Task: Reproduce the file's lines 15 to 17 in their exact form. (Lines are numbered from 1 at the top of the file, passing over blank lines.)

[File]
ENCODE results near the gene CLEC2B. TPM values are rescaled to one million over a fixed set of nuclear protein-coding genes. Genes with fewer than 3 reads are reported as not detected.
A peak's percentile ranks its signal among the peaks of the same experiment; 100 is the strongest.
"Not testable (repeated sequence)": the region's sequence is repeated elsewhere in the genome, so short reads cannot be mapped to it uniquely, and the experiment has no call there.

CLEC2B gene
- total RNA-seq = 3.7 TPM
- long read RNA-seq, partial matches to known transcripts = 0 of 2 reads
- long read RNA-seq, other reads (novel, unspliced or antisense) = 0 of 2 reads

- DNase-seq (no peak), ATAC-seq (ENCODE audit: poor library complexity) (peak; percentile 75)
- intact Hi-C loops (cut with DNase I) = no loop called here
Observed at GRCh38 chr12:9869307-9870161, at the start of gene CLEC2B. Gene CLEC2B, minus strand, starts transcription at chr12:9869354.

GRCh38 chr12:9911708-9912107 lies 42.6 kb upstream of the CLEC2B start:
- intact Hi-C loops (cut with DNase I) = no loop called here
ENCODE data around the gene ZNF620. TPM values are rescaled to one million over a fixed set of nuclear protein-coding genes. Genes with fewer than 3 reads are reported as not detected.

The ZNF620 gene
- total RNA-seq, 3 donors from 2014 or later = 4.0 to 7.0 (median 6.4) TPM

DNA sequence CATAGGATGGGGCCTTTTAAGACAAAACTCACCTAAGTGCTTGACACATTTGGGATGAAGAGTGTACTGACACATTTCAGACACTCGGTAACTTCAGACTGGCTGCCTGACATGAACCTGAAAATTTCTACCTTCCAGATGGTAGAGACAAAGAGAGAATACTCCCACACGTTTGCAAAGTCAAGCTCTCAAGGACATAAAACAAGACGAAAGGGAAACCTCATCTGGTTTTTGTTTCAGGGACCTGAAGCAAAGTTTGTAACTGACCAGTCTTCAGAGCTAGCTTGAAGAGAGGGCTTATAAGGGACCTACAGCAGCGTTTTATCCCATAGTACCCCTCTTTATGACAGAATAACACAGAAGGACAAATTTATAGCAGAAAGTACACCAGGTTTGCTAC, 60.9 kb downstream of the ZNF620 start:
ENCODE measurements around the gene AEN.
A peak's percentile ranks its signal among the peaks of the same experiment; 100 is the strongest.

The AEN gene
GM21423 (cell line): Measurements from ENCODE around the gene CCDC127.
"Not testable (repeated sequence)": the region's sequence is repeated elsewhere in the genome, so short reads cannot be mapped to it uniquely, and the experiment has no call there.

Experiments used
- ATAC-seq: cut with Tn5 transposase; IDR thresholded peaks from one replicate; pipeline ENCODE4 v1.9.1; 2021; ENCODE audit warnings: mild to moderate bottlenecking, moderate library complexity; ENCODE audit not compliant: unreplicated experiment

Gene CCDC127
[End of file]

- total RNA-seq, 3 donors from 2014 or later = 4.0 to 7.0 (median 6.4) TPM

DNA sequence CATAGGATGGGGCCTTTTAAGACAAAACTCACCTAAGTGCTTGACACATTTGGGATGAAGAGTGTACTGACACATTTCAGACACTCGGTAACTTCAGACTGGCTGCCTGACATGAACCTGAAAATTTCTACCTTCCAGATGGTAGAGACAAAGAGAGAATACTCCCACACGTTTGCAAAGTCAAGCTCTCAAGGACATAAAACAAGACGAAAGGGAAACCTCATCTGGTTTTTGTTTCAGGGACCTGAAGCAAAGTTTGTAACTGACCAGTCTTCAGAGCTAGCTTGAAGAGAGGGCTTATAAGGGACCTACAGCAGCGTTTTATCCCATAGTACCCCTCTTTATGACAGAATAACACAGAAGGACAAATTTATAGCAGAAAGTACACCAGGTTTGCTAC, 60.9 kb downstream of the ZNF620 start:
ENCODE measurements around the gene AEN.